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About fredmciverslovechild

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  1. No, no, no! The Wigan game was Big Jack's 13th....and I went to both that and the Exeter game as well!
  2. The previous game was 4-2 to Santos with all the goals in the first half. Like I said, I went to that as well!
  3. No, it was 2-0 and Jim McCalliog scored both goals.
  4. Pele didn't score that day; I can't remember who did. But I can remember that one of their goals came when Grummitt dropped kicked the ball right at one of their players and it rebounded straight into the net. There had also been a bit of controversy on Santos' tour to that point. A game against Santos was only a draw, crowd-wise, if Pele was playing and of course they knew it. A few days earlier Santos had played at Villa, if I remember right, and on that occasion, about ten minutes before kick off, Santos had threatened to withdraw Pele from the match if they weren't paid a shed load more. It was common or garden blackmail and, in the circumstances, Villa had no option but to cough up the extra dosh. But their "tactics" were well known before the game at S6 so the problem didn't arise. It was actually a wee wee-poor game that afternoon. Fortunately I'd been at the game ten years earlier when Pele was in his prime, Wednesday were a decent team, and it was altogether a night to remember. You see the fancy penalties that some players take these days; well, Pele did that back in 1962.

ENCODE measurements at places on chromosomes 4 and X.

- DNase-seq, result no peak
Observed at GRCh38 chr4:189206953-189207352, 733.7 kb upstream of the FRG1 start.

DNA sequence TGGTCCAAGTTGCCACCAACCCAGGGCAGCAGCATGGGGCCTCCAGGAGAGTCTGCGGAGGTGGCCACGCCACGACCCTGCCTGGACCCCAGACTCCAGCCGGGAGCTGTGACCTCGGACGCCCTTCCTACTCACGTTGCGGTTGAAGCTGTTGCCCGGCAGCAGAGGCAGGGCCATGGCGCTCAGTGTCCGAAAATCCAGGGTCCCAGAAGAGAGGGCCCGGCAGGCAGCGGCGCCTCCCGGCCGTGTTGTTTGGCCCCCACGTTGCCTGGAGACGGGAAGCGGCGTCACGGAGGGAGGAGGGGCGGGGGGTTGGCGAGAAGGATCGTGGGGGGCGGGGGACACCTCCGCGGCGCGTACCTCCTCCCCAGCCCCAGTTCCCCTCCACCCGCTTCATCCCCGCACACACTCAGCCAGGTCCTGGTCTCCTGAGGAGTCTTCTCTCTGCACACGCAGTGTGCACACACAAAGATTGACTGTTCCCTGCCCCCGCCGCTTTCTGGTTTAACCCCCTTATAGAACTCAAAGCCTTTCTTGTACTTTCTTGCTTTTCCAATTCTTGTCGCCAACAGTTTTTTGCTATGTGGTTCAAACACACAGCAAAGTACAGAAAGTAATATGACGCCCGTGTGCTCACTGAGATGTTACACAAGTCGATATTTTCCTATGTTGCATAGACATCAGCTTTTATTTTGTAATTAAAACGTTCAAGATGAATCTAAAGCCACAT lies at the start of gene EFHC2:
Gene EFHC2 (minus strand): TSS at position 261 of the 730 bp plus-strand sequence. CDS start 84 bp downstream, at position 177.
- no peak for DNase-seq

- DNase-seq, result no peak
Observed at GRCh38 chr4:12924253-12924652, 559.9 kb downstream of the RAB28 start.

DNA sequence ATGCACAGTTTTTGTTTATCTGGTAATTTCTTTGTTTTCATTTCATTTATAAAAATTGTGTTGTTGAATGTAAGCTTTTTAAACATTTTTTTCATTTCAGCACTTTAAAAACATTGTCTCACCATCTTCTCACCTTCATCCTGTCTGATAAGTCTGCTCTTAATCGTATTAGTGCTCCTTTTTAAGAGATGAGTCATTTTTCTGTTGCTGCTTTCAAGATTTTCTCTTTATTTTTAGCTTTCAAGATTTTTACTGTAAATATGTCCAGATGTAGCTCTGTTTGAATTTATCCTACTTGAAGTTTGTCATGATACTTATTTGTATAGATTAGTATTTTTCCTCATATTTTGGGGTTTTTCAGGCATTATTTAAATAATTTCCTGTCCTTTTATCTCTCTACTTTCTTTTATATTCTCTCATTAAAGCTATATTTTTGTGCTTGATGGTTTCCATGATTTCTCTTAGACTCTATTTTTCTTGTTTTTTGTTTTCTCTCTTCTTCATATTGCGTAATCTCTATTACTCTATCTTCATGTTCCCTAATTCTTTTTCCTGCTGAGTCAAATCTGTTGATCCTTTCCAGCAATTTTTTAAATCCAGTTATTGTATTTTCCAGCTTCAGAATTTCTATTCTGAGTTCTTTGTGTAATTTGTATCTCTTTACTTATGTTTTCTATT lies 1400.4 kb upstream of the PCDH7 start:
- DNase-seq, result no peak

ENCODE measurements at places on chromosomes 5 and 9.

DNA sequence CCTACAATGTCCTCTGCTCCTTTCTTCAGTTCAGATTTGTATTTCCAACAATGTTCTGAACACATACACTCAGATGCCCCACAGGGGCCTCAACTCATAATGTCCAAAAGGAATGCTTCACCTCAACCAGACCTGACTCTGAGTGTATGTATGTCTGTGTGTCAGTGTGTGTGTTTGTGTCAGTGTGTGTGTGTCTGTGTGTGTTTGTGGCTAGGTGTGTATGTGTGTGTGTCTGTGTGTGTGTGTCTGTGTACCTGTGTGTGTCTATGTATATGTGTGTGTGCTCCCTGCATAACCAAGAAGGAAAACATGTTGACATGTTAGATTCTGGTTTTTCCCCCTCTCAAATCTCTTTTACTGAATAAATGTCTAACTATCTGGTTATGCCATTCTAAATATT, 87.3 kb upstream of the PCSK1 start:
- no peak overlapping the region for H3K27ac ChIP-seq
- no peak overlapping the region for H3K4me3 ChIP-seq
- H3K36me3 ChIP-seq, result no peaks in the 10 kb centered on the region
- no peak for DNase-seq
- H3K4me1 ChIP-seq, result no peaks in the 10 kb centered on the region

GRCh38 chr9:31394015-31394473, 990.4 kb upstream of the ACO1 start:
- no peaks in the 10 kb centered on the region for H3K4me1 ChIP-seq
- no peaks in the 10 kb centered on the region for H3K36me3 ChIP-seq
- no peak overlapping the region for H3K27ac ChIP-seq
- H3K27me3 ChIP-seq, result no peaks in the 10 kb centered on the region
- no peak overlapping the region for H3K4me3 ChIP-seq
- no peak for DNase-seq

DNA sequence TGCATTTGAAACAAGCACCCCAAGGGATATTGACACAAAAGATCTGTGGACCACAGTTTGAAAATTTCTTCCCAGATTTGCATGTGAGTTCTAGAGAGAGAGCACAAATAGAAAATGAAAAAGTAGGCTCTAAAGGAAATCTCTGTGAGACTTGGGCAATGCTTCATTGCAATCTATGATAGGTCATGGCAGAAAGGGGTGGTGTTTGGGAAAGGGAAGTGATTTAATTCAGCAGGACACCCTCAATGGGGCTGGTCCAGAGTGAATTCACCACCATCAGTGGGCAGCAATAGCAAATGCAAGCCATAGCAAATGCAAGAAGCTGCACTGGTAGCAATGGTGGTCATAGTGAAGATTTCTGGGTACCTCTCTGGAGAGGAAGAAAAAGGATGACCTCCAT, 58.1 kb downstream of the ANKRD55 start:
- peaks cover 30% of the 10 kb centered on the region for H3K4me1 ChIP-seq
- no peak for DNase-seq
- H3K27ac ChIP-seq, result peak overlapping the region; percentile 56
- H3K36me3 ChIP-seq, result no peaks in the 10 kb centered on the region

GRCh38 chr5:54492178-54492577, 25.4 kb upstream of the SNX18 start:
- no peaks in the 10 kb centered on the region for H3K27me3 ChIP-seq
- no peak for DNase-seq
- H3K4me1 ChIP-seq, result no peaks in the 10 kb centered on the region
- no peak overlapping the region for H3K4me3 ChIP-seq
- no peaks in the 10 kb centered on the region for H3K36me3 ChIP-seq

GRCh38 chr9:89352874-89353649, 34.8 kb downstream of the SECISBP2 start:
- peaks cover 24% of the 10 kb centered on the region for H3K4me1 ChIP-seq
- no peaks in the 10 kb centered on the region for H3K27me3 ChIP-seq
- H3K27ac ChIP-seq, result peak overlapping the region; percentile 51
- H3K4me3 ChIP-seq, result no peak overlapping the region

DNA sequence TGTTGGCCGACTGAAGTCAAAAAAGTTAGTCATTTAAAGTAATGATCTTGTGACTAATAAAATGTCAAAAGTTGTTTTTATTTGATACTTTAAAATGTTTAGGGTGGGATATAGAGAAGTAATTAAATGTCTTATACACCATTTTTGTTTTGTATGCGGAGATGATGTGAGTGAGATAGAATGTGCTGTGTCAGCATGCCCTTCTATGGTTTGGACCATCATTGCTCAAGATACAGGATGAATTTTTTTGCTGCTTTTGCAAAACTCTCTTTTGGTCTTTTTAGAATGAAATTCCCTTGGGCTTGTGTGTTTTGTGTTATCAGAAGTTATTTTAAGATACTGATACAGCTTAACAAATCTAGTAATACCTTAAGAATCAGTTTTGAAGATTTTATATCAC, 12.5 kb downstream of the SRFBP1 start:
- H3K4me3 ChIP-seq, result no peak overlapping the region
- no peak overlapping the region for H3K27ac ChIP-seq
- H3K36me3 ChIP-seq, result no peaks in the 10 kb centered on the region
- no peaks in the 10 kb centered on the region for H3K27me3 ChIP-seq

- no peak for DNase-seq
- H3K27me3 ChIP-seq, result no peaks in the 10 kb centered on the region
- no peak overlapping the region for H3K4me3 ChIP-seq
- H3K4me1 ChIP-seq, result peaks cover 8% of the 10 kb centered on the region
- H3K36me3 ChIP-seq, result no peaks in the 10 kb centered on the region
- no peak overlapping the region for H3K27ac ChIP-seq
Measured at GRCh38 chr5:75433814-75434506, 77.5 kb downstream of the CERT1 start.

5. It must have been taken from the left hand side of the Kop goal looking back towards the corner of Leppings Lane and the North Stand. Oh and to answer a previous question we lost 2-0.
  6. I went to that match; it was Don Revie's first "game" as England manager and they won 5-0 if I remember rightly.